Sunday, July 20, 2008

First 3 weeks of July are hot and dry in 2008

So far this month it has been very dry with temperatures often above 100 degrees Fahrenheit. I avoid the heat by being outside only in early morning and in the evening when it is cooler. Critters that live outside have to find ways to deal with the heat, and plants just have to "tough it out". Some of the pictures are about what the lack of rain and high temperatures are doing to plants, creeks and lakes on the ranch.

For me the summer months, when I'm not outside with a group of campers, tends to be my time for doing computer work (such as writing this blog) and other inside jobs. J. David and the staff do a lot of work outside in spite of the heat, and believe me, I worry about them.

Lois Sturm works for us as a secretary, assistant, and does lots of "special assignments". Colleen Gardner, who is the Preserve's Executive Director gets Lois' help when her schedule gets tight. Lois moved here from Pennsylvania, has now purchased a house in Johnson City, and is becoming a Texan.

Aiden Fulton celebrated his second birthday on July 4th. I gave him a frog backpack which he put on and wore for the rest of his visit at the ranch house.

The Fulton's went to Yellowstone National Park for their summer vacation. Steven holding Aiden and standing next to Amanda, are seen here in front of a beautiful waterfall that flows over black lava. They had a wonderful time.

When visiting J. David's son Doug, his grandson Casey came in holding this beautiful bird and asked me what kind it is. It's a Painted Bunting, and it was the first time I'd gotten to see one up close. The poor bird had flown into the window and knocked himself silly. After a few minutes, he revived, and flew away shortly after this picture was taken. The male has the bright blue head, red chest and tummy, green wings with a golden cast in certain light and red on his rump. The female of this species has green on her back and wings, and yellow-green beneath. The males of all of the North American species of buntings are colorful, and the females and juveniles are much less showy.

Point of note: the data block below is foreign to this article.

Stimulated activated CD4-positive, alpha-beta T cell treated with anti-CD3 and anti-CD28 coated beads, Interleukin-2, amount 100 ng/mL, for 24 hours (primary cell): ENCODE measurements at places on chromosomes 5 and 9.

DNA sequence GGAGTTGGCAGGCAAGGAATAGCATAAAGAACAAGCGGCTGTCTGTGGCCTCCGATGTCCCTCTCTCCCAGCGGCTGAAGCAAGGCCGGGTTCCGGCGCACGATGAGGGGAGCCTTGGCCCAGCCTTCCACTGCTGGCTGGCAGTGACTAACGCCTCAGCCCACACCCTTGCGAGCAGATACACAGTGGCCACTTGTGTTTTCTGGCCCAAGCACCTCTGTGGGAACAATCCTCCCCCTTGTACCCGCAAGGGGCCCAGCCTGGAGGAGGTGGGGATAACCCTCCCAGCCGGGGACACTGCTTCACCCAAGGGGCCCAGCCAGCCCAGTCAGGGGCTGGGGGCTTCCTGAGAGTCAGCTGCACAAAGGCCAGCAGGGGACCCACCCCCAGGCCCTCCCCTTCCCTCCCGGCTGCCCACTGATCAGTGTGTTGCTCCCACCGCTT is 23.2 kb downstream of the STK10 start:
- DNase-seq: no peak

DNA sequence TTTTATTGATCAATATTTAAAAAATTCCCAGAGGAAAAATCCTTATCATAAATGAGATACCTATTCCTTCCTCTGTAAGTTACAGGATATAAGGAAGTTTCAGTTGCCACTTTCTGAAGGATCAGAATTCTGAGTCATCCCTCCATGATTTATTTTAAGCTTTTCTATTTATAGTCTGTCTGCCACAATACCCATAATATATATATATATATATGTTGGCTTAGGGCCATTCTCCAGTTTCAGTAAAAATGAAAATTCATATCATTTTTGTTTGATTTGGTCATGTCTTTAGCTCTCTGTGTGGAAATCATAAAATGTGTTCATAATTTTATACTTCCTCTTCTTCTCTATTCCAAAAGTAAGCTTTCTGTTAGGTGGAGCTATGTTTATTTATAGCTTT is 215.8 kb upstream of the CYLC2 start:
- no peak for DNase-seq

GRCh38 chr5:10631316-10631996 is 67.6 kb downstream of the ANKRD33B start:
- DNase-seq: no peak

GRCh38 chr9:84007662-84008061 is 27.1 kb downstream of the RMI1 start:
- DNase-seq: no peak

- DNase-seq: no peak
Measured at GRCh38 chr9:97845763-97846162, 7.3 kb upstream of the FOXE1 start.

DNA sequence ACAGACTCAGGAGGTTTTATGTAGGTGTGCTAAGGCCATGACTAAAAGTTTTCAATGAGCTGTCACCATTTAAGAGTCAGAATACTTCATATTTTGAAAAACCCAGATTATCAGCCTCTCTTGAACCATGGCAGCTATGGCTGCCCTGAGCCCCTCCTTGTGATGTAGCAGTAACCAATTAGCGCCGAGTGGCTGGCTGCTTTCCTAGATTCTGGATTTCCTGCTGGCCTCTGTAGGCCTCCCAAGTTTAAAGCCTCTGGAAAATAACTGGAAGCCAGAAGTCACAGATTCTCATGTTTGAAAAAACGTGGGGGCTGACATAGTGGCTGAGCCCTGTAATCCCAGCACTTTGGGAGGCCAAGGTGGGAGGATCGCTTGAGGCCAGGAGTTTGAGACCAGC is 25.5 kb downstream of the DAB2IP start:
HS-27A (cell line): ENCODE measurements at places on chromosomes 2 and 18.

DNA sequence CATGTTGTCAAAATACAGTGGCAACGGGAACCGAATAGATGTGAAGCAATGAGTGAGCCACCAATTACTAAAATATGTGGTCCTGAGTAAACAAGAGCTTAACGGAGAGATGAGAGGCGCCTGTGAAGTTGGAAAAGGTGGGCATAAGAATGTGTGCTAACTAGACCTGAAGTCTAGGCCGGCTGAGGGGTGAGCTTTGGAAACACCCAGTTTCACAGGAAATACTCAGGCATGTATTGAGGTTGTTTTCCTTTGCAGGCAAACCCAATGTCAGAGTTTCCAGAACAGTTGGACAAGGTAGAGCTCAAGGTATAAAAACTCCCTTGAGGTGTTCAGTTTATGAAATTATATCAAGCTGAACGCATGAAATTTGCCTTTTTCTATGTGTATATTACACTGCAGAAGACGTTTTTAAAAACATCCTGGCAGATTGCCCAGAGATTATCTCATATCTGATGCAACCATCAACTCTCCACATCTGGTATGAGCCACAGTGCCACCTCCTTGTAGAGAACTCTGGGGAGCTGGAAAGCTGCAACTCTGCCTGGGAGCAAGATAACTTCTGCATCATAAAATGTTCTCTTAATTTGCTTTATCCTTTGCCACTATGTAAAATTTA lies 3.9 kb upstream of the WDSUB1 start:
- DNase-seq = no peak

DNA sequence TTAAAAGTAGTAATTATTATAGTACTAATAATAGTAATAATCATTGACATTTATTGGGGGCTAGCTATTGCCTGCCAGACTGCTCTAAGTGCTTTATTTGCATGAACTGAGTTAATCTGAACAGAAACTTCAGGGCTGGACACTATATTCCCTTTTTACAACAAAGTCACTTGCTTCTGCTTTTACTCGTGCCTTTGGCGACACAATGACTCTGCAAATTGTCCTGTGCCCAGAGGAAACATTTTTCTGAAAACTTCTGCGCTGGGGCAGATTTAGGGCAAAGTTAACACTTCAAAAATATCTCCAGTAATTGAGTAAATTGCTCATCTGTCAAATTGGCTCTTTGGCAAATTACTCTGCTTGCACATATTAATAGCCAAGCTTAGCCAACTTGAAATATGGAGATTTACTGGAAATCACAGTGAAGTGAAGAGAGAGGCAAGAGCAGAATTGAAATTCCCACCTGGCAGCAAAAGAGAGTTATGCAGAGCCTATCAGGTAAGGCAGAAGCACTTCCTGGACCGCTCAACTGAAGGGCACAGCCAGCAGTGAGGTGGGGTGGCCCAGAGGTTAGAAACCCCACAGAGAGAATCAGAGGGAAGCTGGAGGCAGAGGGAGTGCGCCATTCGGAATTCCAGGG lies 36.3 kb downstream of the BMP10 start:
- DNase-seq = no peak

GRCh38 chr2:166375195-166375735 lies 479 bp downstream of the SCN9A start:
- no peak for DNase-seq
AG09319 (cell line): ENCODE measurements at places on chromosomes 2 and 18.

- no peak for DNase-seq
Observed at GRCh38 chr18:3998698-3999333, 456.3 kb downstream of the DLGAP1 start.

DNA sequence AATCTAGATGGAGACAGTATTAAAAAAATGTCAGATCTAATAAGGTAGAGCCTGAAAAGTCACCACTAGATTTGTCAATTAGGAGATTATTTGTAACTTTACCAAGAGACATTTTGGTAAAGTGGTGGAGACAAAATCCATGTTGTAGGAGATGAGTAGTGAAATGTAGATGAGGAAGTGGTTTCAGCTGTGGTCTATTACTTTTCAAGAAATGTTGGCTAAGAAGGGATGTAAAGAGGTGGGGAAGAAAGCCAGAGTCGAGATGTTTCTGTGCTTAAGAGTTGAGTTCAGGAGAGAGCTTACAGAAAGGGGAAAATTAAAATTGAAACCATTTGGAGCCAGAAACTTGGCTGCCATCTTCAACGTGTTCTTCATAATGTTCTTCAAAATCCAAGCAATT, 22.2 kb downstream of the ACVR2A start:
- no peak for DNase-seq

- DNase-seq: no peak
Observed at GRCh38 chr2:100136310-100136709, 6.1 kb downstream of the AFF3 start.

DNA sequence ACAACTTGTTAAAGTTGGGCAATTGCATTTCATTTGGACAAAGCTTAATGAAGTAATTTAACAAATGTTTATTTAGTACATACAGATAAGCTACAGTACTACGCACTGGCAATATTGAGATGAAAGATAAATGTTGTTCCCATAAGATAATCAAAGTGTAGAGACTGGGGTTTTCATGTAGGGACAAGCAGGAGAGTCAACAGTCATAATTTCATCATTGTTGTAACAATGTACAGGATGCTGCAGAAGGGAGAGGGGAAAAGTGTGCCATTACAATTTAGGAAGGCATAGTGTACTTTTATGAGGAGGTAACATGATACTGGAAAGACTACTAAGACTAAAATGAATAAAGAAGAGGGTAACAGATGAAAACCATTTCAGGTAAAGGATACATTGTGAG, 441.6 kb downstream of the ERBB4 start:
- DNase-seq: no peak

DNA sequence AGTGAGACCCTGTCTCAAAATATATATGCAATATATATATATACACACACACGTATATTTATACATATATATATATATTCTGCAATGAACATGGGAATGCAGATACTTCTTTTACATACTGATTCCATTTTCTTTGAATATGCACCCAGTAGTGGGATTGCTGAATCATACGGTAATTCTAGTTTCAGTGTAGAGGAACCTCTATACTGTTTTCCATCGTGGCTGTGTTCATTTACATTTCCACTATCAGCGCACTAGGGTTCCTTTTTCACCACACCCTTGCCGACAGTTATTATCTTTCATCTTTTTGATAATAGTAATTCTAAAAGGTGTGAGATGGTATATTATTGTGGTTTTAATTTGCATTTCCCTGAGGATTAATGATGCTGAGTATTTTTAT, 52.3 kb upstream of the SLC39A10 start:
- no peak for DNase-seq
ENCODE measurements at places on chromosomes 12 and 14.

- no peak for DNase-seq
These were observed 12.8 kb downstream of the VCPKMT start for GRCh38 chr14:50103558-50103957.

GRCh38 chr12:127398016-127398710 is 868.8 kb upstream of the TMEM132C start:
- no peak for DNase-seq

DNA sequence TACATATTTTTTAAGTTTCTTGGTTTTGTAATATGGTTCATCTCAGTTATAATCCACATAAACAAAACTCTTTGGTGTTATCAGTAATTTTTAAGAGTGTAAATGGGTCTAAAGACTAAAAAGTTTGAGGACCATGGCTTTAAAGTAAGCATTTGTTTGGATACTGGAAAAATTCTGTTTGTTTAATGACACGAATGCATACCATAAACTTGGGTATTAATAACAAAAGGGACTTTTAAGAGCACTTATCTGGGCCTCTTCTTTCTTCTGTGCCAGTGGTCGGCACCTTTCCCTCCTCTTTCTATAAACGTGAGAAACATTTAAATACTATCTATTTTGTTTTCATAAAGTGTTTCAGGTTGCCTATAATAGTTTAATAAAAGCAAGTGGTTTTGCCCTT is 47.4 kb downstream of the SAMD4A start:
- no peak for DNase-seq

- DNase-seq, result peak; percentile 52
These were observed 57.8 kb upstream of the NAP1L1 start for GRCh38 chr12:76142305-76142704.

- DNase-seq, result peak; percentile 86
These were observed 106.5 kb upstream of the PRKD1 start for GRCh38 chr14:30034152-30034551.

A robust and hairy jumping spider ran across the newspaper I was reading. My camera was close at hand so I got this photo of it. I looked it up in my "Spiders and Scorpions of Texas" Field Guide by John Jackman, and identified it as a Bold Jumper (Phidippus audax). They have 8 eyes, but you can see only 4 of them in this picture. It also is large (this one was a little over 1/2 inch or about 9 mm.),very fast moving and alert. I find jumping spiders fascinating, and love taking pictures of them. The detail of their eyes, hairy body and legs, and especially those iridescent chelicerae (the front jaws, each side consisting of a stout base with a fang at the tip) make it a fearsome looking beast.

A Western Ironweed (Veronia Lindheimeri) was blooming high in a canyon where we have a spring. I'm sure Ironweed is found in many places on the ranch, but if I have a camera and see it, I take a photo of it.

When I first came to the ranch, David had the limestone trough (upper left portion of photo) to release spring water into the Catfish Tank. In the past 14 years evaporation of water high in lime content has created the new stone in front of it. As the water evaporates, the minerals are left behind that form the new rock, known as travertine.

This circular form was created of limestone blocks that are laid without mortar, and when the water is flowing underground it fills up with clear water. When we have water again, I'll be sure to have a picture of it in this blog.